UNITED STATES DISTRICT COURT FOR THE MIDDLE DISTRICT OF PENNSYLVANIA
April 28, 1995
WELTON ZOLICOFFER, Plaintiff,
FEDERAL BUREAU OF INVESTIGATION, et al., Defendants.
The opinion of the court was delivered by: JAMES F. MCCLURE, JR.
April 28, 1995
On April 14, 1995, plaintiff Welton Zolicoffer, an inmate at the Federal Correction Institution at Marianna, Florida, initiated this action with the filing of a complaint pursuant to, inter alia, 42 U.S.C. § 1983. Plaintiff alleges a widespread conspiracy among investigators, federal agencies, corrections officers and officials, judges and prosecutors related to plaintiff's conviction for narcotics trafficking. Plaintiff is proceeding pro se, and has filed an application to proceed in forma pauperis which indicates that he should be allowed to proceed in that manner.
Before the court is the complaint to be reviewed pursuant to 28 U.S.C. § 1915(d).
A. STANDARD OF REVIEW
Courts are authorized under 28 U.S.C. § 1915(d) to dismiss a claim filed in forma pauperis "if satisfied that the action is frivolous or malicious." Neitzke v. Williams, 490 U.S. 319, 324, 104 L. Ed. 2d 338, 109 S. Ct. 1827 (1989). Dismissal on that ground can be made sua sponte prior to the issuance of process, to spare prospective defendants the inconvenience and expense of responding to frivolous or malicious allegations. A complaint is frivolous if it "lacks an arguable basis either in law or fact." Id. at 325.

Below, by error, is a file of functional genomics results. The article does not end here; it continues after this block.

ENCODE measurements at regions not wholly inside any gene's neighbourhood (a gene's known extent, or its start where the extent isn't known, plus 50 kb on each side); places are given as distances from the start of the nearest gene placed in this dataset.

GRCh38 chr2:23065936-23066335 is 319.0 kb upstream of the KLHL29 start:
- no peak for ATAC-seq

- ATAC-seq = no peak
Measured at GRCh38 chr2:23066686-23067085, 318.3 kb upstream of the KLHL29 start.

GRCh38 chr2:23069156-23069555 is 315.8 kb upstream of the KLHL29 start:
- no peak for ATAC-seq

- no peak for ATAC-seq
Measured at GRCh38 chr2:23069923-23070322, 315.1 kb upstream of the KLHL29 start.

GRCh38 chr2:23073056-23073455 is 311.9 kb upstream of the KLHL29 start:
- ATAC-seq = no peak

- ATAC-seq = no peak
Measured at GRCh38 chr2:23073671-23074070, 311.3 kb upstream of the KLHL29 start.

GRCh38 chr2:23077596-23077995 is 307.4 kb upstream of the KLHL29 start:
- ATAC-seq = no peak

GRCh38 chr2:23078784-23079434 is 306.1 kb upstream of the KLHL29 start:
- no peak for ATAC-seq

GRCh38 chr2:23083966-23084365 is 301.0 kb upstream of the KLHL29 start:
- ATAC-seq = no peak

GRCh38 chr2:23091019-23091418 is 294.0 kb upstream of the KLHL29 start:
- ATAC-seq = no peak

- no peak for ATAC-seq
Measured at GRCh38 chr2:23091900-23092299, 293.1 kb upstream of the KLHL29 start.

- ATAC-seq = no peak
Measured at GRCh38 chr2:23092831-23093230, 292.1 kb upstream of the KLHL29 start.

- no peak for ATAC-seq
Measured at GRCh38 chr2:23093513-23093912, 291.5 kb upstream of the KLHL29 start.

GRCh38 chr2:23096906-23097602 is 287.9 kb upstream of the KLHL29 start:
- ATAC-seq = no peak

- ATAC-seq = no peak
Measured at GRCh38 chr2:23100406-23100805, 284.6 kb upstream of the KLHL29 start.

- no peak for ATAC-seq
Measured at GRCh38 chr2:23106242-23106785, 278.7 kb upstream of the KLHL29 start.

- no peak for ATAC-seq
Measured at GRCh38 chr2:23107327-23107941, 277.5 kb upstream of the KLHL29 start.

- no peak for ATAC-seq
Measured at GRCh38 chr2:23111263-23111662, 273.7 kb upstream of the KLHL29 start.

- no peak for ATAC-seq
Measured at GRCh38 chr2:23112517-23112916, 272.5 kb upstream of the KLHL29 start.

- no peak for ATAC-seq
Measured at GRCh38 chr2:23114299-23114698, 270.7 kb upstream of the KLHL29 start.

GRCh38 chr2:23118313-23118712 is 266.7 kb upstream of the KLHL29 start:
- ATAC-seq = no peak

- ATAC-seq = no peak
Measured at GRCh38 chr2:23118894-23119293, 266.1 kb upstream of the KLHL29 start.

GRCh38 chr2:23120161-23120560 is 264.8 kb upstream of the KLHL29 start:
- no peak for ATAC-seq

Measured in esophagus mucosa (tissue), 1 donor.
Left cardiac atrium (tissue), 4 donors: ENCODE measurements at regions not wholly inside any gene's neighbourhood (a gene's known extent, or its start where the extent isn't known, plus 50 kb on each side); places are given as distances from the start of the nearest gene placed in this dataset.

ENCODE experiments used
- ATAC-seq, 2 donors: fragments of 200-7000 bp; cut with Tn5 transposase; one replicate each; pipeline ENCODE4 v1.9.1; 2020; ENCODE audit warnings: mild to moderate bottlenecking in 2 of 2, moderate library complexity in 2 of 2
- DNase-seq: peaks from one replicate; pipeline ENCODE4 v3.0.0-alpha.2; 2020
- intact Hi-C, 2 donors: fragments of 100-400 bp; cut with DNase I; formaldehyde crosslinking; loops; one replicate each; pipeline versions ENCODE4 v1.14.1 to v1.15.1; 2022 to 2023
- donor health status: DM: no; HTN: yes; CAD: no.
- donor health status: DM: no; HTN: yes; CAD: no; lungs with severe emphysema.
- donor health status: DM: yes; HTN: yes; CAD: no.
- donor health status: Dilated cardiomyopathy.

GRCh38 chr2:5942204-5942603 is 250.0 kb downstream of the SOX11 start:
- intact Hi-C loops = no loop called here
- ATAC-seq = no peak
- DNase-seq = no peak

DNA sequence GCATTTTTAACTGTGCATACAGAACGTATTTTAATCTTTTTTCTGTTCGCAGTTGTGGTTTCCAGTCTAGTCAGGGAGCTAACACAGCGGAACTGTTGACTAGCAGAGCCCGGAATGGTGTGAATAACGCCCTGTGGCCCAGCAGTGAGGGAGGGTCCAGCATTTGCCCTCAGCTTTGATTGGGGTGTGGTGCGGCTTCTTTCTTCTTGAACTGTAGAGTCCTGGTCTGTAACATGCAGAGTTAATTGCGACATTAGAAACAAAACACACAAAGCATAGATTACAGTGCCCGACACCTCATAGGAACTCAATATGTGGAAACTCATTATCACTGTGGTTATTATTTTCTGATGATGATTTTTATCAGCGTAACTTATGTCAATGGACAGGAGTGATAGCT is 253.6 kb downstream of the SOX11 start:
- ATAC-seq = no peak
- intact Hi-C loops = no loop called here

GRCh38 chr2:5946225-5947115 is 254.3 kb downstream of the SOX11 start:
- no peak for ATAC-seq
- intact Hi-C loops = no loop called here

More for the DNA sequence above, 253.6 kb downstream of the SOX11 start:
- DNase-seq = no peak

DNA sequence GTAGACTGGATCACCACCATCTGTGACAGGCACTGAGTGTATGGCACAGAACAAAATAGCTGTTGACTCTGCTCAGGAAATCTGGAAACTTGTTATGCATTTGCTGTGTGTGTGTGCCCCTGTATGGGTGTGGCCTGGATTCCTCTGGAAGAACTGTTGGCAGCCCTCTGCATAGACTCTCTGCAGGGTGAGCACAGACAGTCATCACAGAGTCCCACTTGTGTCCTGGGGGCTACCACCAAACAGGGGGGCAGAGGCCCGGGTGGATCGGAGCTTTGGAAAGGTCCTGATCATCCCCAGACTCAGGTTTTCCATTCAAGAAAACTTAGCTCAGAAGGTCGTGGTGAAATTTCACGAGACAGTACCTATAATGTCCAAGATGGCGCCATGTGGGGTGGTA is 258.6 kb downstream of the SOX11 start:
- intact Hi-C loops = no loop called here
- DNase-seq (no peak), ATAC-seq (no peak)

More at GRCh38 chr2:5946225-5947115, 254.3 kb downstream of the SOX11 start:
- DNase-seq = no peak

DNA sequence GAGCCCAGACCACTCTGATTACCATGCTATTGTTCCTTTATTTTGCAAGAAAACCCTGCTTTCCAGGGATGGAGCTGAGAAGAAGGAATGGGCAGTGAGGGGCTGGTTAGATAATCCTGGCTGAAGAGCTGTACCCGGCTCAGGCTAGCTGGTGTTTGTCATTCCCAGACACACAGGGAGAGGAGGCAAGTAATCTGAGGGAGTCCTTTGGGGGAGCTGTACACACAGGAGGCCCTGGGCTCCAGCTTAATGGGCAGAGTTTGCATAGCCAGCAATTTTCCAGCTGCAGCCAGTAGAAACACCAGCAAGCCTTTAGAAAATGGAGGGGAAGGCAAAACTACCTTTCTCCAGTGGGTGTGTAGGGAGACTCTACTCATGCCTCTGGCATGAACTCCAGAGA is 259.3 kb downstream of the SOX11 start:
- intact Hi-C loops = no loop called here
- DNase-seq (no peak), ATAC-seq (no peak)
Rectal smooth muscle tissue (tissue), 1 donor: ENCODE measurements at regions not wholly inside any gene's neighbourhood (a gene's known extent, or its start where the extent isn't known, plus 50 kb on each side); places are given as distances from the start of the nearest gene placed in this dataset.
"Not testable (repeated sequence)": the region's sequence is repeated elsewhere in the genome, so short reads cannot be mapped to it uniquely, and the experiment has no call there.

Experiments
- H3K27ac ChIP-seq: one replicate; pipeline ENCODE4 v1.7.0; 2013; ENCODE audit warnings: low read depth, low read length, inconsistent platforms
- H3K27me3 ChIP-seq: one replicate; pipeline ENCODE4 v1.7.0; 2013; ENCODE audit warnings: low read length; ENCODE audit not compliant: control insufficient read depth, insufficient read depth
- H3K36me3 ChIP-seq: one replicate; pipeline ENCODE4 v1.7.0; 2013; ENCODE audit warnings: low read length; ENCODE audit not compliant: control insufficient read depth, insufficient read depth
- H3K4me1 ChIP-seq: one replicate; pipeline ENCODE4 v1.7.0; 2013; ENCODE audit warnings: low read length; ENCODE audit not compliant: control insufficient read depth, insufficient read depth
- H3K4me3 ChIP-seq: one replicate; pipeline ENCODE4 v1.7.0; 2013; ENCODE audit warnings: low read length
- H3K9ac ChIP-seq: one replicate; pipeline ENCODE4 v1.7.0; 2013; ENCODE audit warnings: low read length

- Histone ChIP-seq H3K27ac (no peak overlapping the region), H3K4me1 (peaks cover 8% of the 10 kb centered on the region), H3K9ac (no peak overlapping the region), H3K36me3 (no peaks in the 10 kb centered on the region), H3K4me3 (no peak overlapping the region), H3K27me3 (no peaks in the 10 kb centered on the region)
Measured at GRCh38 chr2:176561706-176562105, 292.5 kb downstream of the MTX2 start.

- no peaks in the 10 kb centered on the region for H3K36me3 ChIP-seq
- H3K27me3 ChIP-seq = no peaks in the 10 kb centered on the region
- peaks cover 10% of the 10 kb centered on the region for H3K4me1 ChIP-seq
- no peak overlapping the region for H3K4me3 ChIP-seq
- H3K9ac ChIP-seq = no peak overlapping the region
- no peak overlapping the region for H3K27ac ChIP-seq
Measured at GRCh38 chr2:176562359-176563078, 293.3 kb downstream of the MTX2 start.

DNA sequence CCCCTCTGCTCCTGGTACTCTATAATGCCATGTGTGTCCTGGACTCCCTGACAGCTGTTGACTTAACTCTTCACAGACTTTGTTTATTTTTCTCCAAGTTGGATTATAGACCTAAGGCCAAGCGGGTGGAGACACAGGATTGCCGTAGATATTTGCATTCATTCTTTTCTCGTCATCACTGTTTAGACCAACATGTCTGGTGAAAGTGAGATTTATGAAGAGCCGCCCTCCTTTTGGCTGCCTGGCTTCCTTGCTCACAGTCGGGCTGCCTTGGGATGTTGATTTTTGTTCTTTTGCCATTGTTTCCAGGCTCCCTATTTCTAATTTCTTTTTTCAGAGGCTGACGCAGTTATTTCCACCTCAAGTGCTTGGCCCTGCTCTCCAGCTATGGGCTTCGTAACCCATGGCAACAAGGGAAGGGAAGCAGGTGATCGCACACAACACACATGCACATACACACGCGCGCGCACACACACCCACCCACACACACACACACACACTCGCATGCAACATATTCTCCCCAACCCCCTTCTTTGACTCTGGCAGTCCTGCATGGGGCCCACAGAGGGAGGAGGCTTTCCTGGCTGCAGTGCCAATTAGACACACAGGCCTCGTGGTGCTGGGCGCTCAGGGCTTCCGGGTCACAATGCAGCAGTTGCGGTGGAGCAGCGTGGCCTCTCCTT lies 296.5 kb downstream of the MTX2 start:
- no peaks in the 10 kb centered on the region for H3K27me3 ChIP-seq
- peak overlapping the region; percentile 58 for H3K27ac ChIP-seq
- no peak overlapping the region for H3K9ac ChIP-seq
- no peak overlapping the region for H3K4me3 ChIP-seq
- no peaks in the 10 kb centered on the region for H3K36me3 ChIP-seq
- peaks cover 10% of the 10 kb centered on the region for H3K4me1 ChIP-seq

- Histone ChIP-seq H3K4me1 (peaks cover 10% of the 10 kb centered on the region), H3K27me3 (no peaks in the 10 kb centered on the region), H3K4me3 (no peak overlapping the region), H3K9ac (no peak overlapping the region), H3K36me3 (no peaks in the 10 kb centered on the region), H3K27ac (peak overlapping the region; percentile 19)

Plaintiff's complaint lacks an arguable basis in law, and so will be dismissed pursuant to § 1915(d).
B. FACTS ALLEGED IN COMPLAINT
Plaintiff was convicted in the Middle District of Pennsylvania of possession with intent to distribute cocaine, conspiracy to distribute cocaine, use of a telephone to facilitate distribution of cocaine, and violation of the Travel Act, 18 U.S.C. § 1952(a)(3). United States v. Zolicoffer, 869 F.2d 771, 772 (3d Cir.), cert. denied, 490 U.S. 1113, 104 L. Ed. 2d 1034, 109 S. Ct. 3172 (1989). On appeal, the Court of Appeals for the Third Circuit reversed the Travel Act conviction, but affirmed as to all other charges. 869 F.2d at 775. A more detailed recitation of the facts underlying the charges against plaintiff and the disposition thereof are set forth in that opinion, and is not necessary for present purposes.
A number of collateral proceedings have been initiated by plaintiff. To date, published opinions related to plaintiff's conviction include:
1. United States v. Zolicoffer, 869 F.2d 771 (3d Cir.)(direct appeal), cert. denied, 490 U.S. 1113, 104 L. Ed. 2d 1034, 109 S. Ct. 3172 (1989).
2. United States v. Zolicoffer, 925 F.2d 420 (3d Cir. 1991) (table; affirming an order issued by the Honorable William J. Caldwell, named as a defendant in this action).
3. United States v. Zolicoffer, 928 F.2d 398 (3d Cir. 1991) (table; affirming an order issued by Judge Caldwell).
4. United States v. Zolicoffer, 950 F.2d 724 (3d Cir. 1991) (table; affirming an order issued by unnamed judge of the Middle District of Pennsylvania), cert. denied, 504 U.S. 977, 119 L. Ed. 2d 574, 112 S. Ct. 2951 (1992).
5. In re Zolicoffer, 503 U.S. 905, 117 L. Ed. 2d 509, 112 S. Ct. 1284 (1992) (memorandum denying a petition for writ of mandamus).
6. Zolicoffer v. Class, 26 F.3d 125 (3d Cir. 1994) (table; affirms an order issued by Judge Caldwell).